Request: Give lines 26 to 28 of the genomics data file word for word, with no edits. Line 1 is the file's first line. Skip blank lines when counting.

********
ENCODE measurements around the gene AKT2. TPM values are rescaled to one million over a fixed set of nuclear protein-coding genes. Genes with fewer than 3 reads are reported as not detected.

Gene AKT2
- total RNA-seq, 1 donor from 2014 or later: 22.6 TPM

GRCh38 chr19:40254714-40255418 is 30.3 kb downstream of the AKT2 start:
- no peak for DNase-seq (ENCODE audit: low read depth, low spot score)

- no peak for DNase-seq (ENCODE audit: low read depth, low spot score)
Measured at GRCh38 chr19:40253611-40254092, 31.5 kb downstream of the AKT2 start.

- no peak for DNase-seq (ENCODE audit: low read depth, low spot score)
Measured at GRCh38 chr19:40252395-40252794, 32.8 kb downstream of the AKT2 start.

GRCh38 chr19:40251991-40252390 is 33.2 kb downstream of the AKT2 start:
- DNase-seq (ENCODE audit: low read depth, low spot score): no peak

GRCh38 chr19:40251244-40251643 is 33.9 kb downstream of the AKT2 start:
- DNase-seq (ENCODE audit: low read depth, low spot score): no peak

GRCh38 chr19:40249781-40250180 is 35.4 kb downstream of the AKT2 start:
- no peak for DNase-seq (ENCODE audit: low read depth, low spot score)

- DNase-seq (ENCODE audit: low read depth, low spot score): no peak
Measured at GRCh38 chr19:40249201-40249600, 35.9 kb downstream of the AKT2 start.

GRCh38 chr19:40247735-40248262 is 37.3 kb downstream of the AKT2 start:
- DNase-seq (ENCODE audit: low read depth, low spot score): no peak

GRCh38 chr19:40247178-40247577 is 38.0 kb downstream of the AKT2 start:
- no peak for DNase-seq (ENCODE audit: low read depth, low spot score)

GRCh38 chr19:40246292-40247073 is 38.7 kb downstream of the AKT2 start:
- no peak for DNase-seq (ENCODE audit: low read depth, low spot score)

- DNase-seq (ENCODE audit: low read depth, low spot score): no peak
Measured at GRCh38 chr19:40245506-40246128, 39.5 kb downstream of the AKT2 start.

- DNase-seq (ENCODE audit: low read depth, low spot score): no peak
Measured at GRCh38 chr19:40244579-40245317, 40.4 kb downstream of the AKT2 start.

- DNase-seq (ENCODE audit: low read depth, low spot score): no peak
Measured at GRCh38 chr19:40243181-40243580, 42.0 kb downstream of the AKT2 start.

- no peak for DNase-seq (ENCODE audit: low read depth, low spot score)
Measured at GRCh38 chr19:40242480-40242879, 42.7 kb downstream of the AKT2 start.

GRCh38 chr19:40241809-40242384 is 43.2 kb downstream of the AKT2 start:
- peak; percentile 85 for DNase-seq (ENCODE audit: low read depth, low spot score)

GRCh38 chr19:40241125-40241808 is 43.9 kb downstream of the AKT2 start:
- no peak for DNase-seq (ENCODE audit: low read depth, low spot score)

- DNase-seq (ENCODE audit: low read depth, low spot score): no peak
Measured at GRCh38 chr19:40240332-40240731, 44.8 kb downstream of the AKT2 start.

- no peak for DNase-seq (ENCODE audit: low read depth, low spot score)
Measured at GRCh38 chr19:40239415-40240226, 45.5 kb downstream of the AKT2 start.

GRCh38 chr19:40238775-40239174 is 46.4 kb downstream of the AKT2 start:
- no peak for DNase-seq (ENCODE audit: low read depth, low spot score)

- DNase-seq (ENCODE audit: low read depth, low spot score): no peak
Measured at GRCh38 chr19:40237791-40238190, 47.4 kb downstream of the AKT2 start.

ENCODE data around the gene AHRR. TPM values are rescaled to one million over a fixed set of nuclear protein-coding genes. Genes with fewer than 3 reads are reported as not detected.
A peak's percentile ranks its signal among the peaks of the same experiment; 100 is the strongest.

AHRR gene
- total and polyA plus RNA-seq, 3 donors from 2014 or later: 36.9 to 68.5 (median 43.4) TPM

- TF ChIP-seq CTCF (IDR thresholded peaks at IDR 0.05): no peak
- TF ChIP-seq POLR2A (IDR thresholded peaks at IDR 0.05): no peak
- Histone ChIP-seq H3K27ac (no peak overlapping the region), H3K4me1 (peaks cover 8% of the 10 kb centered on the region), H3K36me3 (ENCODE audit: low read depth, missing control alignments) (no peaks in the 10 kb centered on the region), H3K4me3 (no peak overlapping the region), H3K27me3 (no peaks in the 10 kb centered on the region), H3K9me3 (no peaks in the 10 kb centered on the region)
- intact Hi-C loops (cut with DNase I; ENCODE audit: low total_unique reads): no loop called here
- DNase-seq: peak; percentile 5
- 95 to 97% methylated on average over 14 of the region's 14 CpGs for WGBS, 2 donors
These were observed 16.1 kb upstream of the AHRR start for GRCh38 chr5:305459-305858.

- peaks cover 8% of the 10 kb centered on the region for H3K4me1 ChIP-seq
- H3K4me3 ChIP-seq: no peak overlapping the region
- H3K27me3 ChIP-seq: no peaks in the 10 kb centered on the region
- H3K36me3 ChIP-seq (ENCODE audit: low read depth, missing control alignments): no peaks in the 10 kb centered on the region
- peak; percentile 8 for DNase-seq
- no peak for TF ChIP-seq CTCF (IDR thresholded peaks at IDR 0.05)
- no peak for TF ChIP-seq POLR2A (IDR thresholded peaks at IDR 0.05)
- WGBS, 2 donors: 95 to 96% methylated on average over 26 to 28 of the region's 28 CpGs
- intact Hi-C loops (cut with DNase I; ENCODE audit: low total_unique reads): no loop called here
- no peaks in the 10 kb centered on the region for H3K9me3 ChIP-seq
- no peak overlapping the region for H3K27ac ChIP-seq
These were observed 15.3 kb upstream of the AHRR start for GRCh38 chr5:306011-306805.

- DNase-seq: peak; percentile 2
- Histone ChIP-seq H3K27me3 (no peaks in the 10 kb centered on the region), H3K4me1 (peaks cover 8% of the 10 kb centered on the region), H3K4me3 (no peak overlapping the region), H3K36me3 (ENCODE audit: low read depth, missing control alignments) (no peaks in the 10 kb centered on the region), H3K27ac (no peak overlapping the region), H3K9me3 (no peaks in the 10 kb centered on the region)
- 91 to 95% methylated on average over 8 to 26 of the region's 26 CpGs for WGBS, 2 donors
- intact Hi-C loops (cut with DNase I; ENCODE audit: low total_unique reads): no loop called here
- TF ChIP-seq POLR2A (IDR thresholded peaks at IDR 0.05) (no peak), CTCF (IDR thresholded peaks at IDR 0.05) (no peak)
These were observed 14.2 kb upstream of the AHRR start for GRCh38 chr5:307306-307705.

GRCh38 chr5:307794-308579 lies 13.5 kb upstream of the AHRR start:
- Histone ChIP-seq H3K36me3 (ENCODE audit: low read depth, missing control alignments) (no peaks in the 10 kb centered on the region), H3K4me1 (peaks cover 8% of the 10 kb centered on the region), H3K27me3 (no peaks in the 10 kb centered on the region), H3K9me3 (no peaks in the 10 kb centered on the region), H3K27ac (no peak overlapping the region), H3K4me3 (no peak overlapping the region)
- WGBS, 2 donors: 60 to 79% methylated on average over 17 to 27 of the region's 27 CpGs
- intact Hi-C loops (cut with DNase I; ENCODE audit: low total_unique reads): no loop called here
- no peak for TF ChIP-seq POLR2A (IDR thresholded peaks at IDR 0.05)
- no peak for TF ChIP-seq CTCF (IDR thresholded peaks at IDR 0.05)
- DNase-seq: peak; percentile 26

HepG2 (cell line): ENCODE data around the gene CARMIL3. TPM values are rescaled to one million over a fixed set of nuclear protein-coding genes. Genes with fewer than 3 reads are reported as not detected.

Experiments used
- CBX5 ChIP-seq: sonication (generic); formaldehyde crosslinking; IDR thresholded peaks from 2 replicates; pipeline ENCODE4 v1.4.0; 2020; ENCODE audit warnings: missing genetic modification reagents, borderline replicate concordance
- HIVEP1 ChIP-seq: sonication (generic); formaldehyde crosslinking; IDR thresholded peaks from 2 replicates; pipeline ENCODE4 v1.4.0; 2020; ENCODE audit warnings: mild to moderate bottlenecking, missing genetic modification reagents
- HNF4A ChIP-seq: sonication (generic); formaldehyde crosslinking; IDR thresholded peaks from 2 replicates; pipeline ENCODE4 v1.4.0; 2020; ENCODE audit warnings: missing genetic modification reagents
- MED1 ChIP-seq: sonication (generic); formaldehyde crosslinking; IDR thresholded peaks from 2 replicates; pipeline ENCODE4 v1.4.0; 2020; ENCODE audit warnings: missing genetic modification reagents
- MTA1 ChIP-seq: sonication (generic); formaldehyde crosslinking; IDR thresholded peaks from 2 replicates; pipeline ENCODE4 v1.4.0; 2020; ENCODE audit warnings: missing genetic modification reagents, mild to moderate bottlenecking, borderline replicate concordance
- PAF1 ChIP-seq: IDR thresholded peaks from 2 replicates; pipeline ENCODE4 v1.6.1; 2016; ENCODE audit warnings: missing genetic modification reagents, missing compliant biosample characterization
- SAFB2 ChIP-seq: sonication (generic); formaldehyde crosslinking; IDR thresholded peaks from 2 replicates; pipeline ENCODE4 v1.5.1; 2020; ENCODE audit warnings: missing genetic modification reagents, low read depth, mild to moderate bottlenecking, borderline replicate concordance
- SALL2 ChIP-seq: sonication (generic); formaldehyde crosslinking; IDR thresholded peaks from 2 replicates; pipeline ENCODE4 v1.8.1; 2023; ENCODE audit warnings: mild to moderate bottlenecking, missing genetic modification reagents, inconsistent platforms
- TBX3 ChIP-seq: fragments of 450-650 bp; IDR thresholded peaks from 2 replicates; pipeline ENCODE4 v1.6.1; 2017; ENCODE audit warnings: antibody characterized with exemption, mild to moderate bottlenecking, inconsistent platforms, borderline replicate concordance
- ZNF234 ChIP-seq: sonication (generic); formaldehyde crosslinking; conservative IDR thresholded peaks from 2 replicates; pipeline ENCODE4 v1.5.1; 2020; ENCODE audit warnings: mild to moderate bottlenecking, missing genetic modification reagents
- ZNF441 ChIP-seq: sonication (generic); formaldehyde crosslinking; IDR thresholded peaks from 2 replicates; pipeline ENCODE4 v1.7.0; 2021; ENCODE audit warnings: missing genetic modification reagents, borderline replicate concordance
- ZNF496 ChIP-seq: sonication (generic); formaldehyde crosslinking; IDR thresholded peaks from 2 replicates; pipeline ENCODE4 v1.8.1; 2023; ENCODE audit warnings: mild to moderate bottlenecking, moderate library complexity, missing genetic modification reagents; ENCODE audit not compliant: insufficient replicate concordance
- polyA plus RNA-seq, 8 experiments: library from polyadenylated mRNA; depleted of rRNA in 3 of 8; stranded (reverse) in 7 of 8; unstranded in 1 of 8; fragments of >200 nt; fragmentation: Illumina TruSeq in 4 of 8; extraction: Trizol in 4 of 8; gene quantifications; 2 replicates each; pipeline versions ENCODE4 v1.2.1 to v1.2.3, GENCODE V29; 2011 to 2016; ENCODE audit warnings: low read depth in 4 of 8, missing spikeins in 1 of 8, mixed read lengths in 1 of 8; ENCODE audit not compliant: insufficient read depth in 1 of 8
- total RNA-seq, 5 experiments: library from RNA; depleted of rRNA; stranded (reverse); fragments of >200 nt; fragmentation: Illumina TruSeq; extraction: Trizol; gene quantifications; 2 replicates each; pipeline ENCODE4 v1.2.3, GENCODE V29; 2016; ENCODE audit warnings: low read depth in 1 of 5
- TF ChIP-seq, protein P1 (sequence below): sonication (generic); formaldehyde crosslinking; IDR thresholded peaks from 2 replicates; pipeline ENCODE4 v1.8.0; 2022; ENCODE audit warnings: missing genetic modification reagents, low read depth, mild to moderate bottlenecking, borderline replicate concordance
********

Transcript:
- DNase-seq (ENCODE audit: low read depth, low spot score): no peak
Measured at GRCh38 chr19:40244579-40245317, 40.4 kb downstream of the AKT2 start.

- DNase-seq (ENCODE audit: low read depth, low spot score): no peak